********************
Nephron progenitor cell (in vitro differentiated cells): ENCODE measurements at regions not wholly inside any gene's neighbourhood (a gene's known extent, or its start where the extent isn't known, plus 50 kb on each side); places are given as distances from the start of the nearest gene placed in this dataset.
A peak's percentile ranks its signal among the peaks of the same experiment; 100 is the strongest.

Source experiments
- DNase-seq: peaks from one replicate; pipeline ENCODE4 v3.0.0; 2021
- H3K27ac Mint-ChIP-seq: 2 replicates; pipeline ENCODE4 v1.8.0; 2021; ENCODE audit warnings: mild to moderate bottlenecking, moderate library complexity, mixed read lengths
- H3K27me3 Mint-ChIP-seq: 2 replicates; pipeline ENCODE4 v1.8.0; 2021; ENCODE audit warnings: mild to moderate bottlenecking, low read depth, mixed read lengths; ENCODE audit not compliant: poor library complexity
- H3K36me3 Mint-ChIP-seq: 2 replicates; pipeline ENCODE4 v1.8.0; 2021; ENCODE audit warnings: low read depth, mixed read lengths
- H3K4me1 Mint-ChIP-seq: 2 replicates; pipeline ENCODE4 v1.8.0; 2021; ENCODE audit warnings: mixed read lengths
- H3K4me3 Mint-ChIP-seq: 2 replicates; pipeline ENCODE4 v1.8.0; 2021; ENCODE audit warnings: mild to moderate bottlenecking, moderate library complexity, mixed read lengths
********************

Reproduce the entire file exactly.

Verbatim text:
Nephron progenitor cell (in vitro differentiated cells): ENCODE measurements at regions not wholly inside any gene's neighbourhood (a gene's known extent, or its start where the extent isn't known, plus 50 kb on each side); places are given as distances from the start of the nearest gene placed in this dataset.
A peak's percentile ranks its signal among the peaks of the same experiment; 100 is the strongest.

Source experiments
- DNase-seq: peaks from one replicate; pipeline ENCODE4 v3.0.0; 2021
- H3K27ac Mint-ChIP-seq: 2 replicates; pipeline ENCODE4 v1.8.0; 2021; ENCODE audit warnings: mild to moderate bottlenecking, moderate library complexity, mixed read lengths
- H3K27me3 Mint-ChIP-seq: 2 replicates; pipeline ENCODE4 v1.8.0; 2021; ENCODE audit warnings: mild to moderate bottlenecking, low read depth, mixed read lengths; ENCODE audit not compliant: poor library complexity
- H3K36me3 Mint-ChIP-seq: 2 replicates; pipeline ENCODE4 v1.8.0; 2021; ENCODE audit warnings: low read depth, mixed read lengths
- H3K4me1 Mint-ChIP-seq: 2 replicates; pipeline ENCODE4 v1.8.0; 2021; ENCODE audit warnings: mixed read lengths
- H3K4me3 Mint-ChIP-seq: 2 replicates; pipeline ENCODE4 v1.8.0; 2021; ENCODE audit warnings: mild to moderate bottlenecking, moderate library complexity, mixed read lengths